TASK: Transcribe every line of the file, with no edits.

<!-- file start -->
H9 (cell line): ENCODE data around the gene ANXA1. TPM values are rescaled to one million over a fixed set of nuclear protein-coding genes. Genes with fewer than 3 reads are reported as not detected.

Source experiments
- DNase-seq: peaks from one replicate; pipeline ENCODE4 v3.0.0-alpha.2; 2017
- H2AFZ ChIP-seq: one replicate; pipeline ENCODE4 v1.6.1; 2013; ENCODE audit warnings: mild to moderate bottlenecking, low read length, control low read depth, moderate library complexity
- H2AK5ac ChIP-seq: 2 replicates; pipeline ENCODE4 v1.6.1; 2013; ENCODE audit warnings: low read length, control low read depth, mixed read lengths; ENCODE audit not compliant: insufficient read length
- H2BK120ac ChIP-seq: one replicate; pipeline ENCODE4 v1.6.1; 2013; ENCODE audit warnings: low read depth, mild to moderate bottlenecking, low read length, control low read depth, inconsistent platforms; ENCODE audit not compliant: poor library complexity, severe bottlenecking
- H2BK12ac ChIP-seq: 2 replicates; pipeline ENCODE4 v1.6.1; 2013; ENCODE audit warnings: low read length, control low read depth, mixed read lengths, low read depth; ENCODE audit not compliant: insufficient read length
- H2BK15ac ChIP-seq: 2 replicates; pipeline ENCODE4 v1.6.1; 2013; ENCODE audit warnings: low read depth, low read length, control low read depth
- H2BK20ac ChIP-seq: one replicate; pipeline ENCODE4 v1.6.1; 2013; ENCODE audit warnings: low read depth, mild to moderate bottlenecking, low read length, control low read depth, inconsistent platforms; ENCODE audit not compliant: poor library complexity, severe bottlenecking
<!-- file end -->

H9 (cell line): ENCODE data around the gene ANXA1. TPM values are rescaled to one million over a fixed set of nuclear protein-coding genes. Genes with fewer than 3 reads are reported as not detected.

Source experiments
- DNase-seq: peaks from one replicate; pipeline ENCODE4 v3.0.0-alpha.2; 2017
- H2AFZ ChIP-seq: one replicate; pipeline ENCODE4 v1.6.1; 2013; ENCODE audit warnings: mild to moderate bottlenecking, low read length, control low read depth, moderate library complexity
- H2AK5ac ChIP-seq: 2 replicates; pipeline ENCODE4 v1.6.1; 2013; ENCODE audit warnings: low read length, control low read depth, mixed read lengths; ENCODE audit not compliant: insufficient read length
- H2BK120ac ChIP-seq: one replicate; pipeline ENCODE4 v1.6.1; 2013; ENCODE audit warnings: low read depth, mild to moderate bottlenecking, low read length, control low read depth, inconsistent platforms; ENCODE audit not compliant: poor library complexity, severe bottlenecking
- H2BK12ac ChIP-seq: 2 replicates; pipeline ENCODE4 v1.6.1; 2013; ENCODE audit warnings: low read length, control low read depth, mixed read lengths, low read depth; ENCODE audit not compliant: insufficient read length
- H2BK15ac ChIP-seq: 2 replicates; pipeline ENCODE4 v1.6.1; 2013; ENCODE audit warnings: low read depth, low read length, control low read depth
- H2BK20ac ChIP-seq: one replicate; pipeline ENCODE4 v1.6.1; 2013; ENCODE audit warnings: low read depth, mild to moderate bottlenecking, low read length, control low read depth, inconsistent platforms; ENCODE audit not compliant: poor library complexity, severe bottlenecking